Many teach your child to read your child's first instill a desire to read. So it is very important for children to know that reading and learning to read fun. At first, for example, if you have not already, set aside areas of your home where your child can have their own area of reading and library little people. This will get most all your reading activities to a great start. Have their own special place for reading activities will encourage children to spend time reading.
Encourage them to start looking for their favorite places in their area of reading them. Grab yourself a comfortable chair and joined them and you will be amazed how your child will want to go to the area to read them and if you are with them for reading sessions. And an added bonus for a nice reading area and time for you to spend with your child reading them and vice versa. Reading is nothing more than a practiced skill. Practicing being said. Cultivate good reading habits in your child with reading sessions and daily practices are consistent and laying bricks to a solid learning foundation no matter what the subject matter.
Books from bookstores, garage sales, flea markets and the like is a great way to start building your child read the contents of the Library. Take a cardboard box, and the old milk crate or two and decorate them with your child so they can have their own library and take pride in their appearance and help them organize their reading material. If you already have a bookcase, then obviously one of the shelves and made a special place for your child a book. Have a fun thing to do and your children will have fun too. Build momentum early with how much fun reading and exploring books can be.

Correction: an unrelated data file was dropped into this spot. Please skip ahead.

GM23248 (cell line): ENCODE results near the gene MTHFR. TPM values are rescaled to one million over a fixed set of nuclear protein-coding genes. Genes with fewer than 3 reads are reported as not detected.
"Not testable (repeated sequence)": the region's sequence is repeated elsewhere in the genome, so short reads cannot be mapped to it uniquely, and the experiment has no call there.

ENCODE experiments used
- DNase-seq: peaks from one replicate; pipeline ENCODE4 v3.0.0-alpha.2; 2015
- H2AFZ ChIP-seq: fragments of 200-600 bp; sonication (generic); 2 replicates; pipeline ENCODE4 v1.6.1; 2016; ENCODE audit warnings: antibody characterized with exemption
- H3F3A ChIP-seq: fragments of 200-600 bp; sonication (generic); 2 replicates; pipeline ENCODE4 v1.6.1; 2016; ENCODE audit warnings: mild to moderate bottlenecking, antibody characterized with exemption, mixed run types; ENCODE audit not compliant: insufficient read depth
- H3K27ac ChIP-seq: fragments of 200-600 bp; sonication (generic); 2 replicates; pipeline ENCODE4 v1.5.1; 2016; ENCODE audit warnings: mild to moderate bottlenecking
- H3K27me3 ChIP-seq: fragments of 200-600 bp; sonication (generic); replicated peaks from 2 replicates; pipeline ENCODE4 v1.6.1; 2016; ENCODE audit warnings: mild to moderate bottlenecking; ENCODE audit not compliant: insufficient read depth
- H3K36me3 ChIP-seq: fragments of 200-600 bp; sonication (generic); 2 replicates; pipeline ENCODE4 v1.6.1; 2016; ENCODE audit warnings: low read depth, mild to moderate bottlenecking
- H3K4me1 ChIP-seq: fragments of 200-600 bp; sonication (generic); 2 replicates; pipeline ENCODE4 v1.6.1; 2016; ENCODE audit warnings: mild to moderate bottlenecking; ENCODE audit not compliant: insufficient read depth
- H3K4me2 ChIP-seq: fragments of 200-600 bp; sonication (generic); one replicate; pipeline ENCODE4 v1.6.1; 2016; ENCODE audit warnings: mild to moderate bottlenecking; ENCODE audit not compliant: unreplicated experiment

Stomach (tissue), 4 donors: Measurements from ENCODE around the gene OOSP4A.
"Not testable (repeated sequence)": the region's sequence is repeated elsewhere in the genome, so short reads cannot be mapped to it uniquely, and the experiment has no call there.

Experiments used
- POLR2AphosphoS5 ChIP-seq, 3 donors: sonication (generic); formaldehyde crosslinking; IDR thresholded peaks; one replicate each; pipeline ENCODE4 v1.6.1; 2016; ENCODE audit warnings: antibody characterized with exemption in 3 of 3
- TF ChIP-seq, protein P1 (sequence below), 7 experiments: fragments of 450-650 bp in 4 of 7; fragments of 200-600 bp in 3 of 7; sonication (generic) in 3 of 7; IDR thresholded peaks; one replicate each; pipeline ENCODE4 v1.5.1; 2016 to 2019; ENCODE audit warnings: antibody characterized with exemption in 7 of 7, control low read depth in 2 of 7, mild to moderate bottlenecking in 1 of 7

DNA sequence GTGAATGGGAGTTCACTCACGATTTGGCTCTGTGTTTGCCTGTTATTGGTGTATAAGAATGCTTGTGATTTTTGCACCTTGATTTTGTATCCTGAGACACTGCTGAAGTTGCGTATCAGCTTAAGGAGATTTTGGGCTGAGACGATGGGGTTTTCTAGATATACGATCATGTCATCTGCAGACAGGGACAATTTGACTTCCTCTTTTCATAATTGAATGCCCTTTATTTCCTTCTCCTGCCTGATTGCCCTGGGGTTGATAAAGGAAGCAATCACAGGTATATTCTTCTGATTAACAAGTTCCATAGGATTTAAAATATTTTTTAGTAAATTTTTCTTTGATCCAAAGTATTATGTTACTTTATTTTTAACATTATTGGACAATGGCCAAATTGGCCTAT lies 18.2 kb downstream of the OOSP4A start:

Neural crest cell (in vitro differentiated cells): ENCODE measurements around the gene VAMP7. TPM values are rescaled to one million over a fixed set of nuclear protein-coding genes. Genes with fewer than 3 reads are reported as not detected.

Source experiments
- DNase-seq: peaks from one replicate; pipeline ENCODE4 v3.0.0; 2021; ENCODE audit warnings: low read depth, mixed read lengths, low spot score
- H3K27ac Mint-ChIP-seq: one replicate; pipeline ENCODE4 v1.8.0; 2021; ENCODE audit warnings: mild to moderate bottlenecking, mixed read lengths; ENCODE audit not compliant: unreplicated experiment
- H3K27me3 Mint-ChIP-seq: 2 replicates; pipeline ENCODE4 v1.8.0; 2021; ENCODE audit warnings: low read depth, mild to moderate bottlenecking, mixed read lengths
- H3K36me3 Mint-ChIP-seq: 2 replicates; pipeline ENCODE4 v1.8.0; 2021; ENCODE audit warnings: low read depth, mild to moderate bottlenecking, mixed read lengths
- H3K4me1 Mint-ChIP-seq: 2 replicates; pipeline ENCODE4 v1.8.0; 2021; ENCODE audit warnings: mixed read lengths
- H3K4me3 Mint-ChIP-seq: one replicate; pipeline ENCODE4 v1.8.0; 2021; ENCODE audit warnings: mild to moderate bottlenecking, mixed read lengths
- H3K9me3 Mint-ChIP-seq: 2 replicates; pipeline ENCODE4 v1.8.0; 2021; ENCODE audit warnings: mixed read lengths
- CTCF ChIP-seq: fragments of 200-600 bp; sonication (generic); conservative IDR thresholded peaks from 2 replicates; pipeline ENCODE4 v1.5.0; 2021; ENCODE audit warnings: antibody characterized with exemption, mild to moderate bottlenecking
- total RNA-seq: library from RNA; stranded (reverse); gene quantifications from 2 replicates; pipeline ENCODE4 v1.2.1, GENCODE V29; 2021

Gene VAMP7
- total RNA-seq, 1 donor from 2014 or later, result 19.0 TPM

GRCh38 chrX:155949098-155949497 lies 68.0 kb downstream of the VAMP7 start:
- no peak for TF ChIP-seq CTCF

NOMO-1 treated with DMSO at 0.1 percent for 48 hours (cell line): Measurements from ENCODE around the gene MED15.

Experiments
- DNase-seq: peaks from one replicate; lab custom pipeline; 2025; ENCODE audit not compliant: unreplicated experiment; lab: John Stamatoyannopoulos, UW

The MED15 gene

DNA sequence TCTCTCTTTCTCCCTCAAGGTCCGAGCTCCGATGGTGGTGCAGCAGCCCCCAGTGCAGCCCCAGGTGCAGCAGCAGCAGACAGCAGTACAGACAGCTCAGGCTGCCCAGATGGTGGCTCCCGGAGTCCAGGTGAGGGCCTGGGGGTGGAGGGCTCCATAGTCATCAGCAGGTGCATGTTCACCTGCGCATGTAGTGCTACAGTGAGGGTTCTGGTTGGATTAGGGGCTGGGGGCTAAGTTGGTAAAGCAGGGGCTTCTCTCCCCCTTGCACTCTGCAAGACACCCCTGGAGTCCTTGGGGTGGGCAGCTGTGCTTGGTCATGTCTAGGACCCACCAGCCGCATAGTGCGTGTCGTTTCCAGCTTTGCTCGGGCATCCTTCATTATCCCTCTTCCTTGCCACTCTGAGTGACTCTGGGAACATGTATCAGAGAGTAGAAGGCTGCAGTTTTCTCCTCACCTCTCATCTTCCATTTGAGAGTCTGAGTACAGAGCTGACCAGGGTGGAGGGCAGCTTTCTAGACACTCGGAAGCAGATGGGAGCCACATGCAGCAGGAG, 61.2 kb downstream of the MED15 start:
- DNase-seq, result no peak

Also make good use of your public library. Teaching reading, starting with the ability to develop your child's interest and love for reading. As your child grows library along with their reading skills they will understand that the books are important, enjoyable, and always full of new things to learn.
Good reading activities that may involve very little actual reading. The photo book is used with very few or no words and ask your child to describe a picture or tell a story about what the picture is about. This will allow you to monitor your child's vocabulary and use words that they have learned. Do not overlook the importance of vocabulary building build reading skills. Strong vocabulary goes well with understanding what you read that, in turn, makes the frustration level goes down, and the fun factor up.
Encouraging your child to verbalize to you a story or even a few pages of something they have read about giving them very proud (while you listen for accuracy) and make them feel like a reader! And when children feel good about their reading skills they naturally strive to learn more.